And Chef? What can I say -- HE is comedy gold!! I can't believe no one has mentioned this yet but its one of the things you catch on re-watch (although I got it the first time -- yay me):  In episode 3/4, he is playing around with the food he puts down in front of Madalana and she tells him to go away -- he says really softly "Chef - Out." Hysterical -- I am looking forward to the rewatch just to catch that line again. 

I also think the four week time frame is ideal. Really, Galavant is the perfect guest -- entertaining and stays just long enough for you to get to know it and find it enjoyable, then leaves. You are left with the memory of an enjoyable time and a desire for it to come back again some time!   

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Except George Constanza isn't Jewish.
He is.  It's never definitively said on the show, but Larry David has said that George is half-Italian and half-Jewish.  George's dad is definitely Italian, it was mentioned on the show once that "his people" were from Sicily or some other village in Italy.  George's mother can't be anything but Jewish.  Again, never said 100% on the show, but there are definitely lots of clues.  Overbearing, named Estelle, refuses to ride in a German car, plays Mah Jongg with her girlfriends, etc.

 

What exactly is Isabella supposed to do with Galavant once they reach the King?  Is she supposed to turn him over to the King?  What does the King want?  To kill him?  Why?  In the first episode I know the King was annoyed with being compared to Galavant and thus I think he told Isabella he would spare her parents and people if she would get Galavant to the court.  But at this point, the Queen isn't exactly clamouring for Galavant, she's sleeping with the Jester.  The problem for the King isn't that he is being compared to Galavant, at this point it's the fact that his wife thinks he is just an all around miserable failure of a person.  She would probably sleep with the wimpy childlike cook over him.

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What exactly is Isabella supposed to do with Galavant once they reach the King?  Is she supposed to turn him over to the King?  What does the King want?  To kill him?  Why?  In the first episode I know the King was annoyed with being compared to Galavant and thus I think he told Isabella he would spare her parents and people if she would get Galavant to the court.  But at this point, the Queen isn't exactly clamouring for Galavant, she's sleeping with the Jester.  The problem for the King isn't that he is being compared to Galavant, at this point it's the fact that his wife thinks he is just an all around miserable failure of a person.  She would probably sleep with the wimpy childlike cook over him.

 

 

I think the goal is to personally kill Galavant in front of the queen, thus proving his manliness and badassery and win her favor. Of course, he couldn't even kick Galavant in the face during the failed attempt to stop the wedding. Not sure how he's supposed to kill him.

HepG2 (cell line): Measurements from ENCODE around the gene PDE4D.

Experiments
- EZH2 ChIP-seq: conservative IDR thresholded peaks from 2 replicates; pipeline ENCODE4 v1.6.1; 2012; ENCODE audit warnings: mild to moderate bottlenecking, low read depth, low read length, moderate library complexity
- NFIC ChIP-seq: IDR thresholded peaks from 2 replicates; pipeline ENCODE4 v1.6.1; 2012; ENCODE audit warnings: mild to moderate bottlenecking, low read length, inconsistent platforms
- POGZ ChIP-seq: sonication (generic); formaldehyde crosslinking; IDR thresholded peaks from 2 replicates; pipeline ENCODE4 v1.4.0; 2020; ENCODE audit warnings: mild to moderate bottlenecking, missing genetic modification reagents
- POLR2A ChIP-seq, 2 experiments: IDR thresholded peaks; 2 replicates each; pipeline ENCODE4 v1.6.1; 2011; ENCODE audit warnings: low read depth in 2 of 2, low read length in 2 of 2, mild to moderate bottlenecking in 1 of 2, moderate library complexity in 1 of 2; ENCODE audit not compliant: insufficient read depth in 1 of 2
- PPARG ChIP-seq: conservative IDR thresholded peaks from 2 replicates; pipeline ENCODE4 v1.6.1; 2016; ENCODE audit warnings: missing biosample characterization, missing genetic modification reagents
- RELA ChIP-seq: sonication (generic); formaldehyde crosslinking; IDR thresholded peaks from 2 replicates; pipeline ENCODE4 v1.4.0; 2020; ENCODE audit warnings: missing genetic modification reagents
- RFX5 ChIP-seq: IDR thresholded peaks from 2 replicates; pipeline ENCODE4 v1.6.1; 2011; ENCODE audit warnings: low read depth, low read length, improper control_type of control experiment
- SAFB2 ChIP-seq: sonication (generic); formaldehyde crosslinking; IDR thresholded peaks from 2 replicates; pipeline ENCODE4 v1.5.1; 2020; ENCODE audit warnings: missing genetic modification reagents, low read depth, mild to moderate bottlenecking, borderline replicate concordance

And of course, he made this plan before he knew about the jester. I can totally see Isabella showing up with Galavant and King Richard being all, "Oh, I totally forgot about that! Giggle!"

Edited by majormama
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Sailor Girl, Bonneville is so versatile that I didn't recognize him in "Notting Hill" for the longest time. What a dork he was. But lovable.

Okay, I see now that George can be considered Jewish. In fact, don't Jewish kids get their ethnic identify from their mothers, not their fathers?

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Sailor Girl, Bonneville is so versatile that I didn't recognize him in "Notting Hill" for the longest time. What a dork he was. But lovable. Okay, I see now that George can be considered Jewish. In fact, don't Jewish kids get their ethnic identify from their mothers, not their fathers?

 

That is true, which I have always found to be ironic given the decidedly patriarchal nature of the Jewish culture.

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They called Galavant a "ferkakte" (idiotic) squire.  I had fun explaining the terms to my schwartze shiksa sweetie, so maybe that helped.  But "I wish I was your cousin so I could marry you" is redneck, not Jewish.  As for the "illiterate" comment, many Jews in the Shtetls could read Hebrew but not the local language, so I kind of give that a pass.  But, yeah, ep. 3 ended not with a bang but with ep. 4 starting... Huh?

 

All in all, still a fun hour, but not as good as, say, an ep of Brooklyn 99 and an ep of black-ish.

Rewatched last night--when Sid's mother opens the door upon their arrival in Disney . . Oops, I mean Sidneyland. . . She calls Sid "Bubeleh!"

Also, the "Chef, Out" line that amuses me to no end is in episode 4 when he is seating her for King Dick's stand-up routine. I don't know why it amuses me as much as it does but that is why this show is awesome--it is just silly!

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I wonder if the Sid episode ended so abruptly because there was supposed to be a quick scene during the closing credits, and it got axed when they combined two episodes into one.

Edited by mikem
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Partially because I don't find "being Jewish" to be inherently funny- it comes off like a punchline, but there's not actually a joke behind it.

 

Shh. No one say anything about the Borscht Belt or the tradition of Jewish humor.

 

Kick the eunuch is definitely not funny, nor are the references to mass killings.

 

Kick the eunuch was pretty funny, and well within physical comedy (a la "The Three Stooges").